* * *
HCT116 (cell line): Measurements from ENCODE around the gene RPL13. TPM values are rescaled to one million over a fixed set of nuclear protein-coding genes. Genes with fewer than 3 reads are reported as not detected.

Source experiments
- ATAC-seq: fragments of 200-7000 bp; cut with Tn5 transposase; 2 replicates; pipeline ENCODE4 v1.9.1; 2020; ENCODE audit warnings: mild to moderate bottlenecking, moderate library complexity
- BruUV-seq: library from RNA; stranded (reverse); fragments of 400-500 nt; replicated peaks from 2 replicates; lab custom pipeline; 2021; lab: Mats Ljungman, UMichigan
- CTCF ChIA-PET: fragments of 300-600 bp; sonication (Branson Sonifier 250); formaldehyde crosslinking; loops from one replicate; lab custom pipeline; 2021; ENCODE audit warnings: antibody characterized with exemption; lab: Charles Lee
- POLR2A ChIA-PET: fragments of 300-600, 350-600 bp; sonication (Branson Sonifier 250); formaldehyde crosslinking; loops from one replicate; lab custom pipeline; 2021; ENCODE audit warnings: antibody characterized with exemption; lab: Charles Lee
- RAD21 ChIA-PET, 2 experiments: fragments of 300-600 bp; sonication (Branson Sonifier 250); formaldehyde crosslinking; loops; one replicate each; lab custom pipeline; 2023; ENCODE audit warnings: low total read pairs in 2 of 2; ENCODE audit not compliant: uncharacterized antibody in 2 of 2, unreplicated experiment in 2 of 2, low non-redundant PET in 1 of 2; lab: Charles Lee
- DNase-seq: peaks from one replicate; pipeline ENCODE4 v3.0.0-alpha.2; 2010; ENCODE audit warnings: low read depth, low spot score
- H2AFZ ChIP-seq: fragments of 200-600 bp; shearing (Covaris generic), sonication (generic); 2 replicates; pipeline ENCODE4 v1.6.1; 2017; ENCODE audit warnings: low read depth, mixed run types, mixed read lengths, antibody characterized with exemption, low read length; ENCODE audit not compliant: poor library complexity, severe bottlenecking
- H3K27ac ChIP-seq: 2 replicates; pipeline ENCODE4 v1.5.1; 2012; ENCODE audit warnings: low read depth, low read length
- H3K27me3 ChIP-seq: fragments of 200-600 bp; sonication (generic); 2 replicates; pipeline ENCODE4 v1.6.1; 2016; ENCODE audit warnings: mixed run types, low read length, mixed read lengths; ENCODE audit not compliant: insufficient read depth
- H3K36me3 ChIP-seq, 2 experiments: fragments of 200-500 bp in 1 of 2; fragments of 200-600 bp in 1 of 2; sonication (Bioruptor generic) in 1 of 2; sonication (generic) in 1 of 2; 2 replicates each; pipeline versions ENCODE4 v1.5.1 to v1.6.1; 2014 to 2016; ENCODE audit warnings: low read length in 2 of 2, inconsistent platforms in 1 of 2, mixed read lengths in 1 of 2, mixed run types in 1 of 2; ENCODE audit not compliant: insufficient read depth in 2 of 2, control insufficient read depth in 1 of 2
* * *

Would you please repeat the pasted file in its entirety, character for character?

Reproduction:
HCT116 (cell line): Measurements from ENCODE around the gene RPL13. TPM values are rescaled to one million over a fixed set of nuclear protein-coding genes. Genes with fewer than 3 reads are reported as not detected.

Source experiments
- ATAC-seq: fragments of 200-7000 bp; cut with Tn5 transposase; 2 replicates; pipeline ENCODE4 v1.9.1; 2020; ENCODE audit warnings: mild to moderate bottlenecking, moderate library complexity
- BruUV-seq: library from RNA; stranded (reverse); fragments of 400-500 nt; replicated peaks from 2 replicates; lab custom pipeline; 2021; lab: Mats Ljungman, UMichigan
- CTCF ChIA-PET: fragments of 300-600 bp; sonication (Branson Sonifier 250); formaldehyde crosslinking; loops from one replicate; lab custom pipeline; 2021; ENCODE audit warnings: antibody characterized with exemption; lab: Charles Lee
- POLR2A ChIA-PET: fragments of 300-600, 350-600 bp; sonication (Branson Sonifier 250); formaldehyde crosslinking; loops from one replicate; lab custom pipeline; 2021; ENCODE audit warnings: antibody characterized with exemption; lab: Charles Lee
- RAD21 ChIA-PET, 2 experiments: fragments of 300-600 bp; sonication (Branson Sonifier 250); formaldehyde crosslinking; loops; one replicate each; lab custom pipeline; 2023; ENCODE audit warnings: low total read pairs in 2 of 2; ENCODE audit not compliant: uncharacterized antibody in 2 of 2, unreplicated experiment in 2 of 2, low non-redundant PET in 1 of 2; lab: Charles Lee
- DNase-seq: peaks from one replicate; pipeline ENCODE4 v3.0.0-alpha.2; 2010; ENCODE audit warnings: low read depth, low spot score
- H2AFZ ChIP-seq: fragments of 200-600 bp; shearing (Covaris generic), sonication (generic); 2 replicates; pipeline ENCODE4 v1.6.1; 2017; ENCODE audit warnings: low read depth, mixed run types, mixed read lengths, antibody characterized with exemption, low read length; ENCODE audit not compliant: poor library complexity, severe bottlenecking
- H3K27ac ChIP-seq: 2 replicates; pipeline ENCODE4 v1.5.1; 2012; ENCODE audit warnings: low read depth, low read length
- H3K27me3 ChIP-seq: fragments of 200-600 bp; sonication (generic); 2 replicates; pipeline ENCODE4 v1.6.1; 2016; ENCODE audit warnings: mixed run types, low read length, mixed read lengths; ENCODE audit not compliant: insufficient read depth
- H3K36me3 ChIP-seq, 2 experiments: fragments of 200-500 bp in 1 of 2; fragments of 200-600 bp in 1 of 2; sonication (Bioruptor generic) in 1 of 2; sonication (generic) in 1 of 2; 2 replicates each; pipeline versions ENCODE4 v1.5.1 to v1.6.1; 2014 to 2016; ENCODE audit warnings: low read length in 2 of 2, inconsistent platforms in 1 of 2, mixed read lengths in 1 of 2, mixed run types in 1 of 2; ENCODE audit not compliant: insufficient read depth in 2 of 2, control insufficient read depth in 1 of 2